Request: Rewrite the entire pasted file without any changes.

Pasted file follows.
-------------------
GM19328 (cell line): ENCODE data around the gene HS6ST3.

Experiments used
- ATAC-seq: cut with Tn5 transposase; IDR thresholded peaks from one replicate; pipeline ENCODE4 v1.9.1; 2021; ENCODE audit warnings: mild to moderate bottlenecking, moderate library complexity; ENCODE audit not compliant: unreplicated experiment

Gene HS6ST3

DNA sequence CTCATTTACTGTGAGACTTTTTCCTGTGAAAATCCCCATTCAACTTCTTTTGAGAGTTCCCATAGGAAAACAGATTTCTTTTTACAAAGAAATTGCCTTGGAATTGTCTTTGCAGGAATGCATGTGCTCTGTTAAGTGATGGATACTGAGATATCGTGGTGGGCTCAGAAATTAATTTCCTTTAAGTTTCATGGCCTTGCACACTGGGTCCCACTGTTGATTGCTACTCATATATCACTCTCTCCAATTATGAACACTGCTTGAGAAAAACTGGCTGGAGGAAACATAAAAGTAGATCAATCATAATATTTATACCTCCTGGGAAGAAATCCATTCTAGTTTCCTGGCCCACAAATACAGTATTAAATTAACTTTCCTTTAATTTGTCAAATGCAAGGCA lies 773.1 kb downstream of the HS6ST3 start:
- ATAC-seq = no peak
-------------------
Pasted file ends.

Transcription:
GM19328 (cell line): ENCODE data around the gene HS6ST3.

Experiments used
- ATAC-seq: cut with Tn5 transposase; IDR thresholded peaks from one replicate; pipeline ENCODE4 v1.9.1; 2021; ENCODE audit warnings: mild to moderate bottlenecking, moderate library complexity; ENCODE audit not compliant: unreplicated experiment

Gene HS6ST3

DNA sequence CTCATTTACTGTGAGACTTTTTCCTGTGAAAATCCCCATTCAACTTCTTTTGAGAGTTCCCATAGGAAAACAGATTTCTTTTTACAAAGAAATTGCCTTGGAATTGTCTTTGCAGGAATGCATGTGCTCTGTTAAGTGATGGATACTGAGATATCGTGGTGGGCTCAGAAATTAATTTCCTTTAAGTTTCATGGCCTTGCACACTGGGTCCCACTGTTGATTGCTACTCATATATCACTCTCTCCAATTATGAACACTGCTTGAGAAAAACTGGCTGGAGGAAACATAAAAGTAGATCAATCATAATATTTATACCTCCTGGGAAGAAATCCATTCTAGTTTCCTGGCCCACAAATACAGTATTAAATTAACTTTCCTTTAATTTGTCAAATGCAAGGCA lies 773.1 kb downstream of the HS6ST3 start:
- ATAC-seq = no peak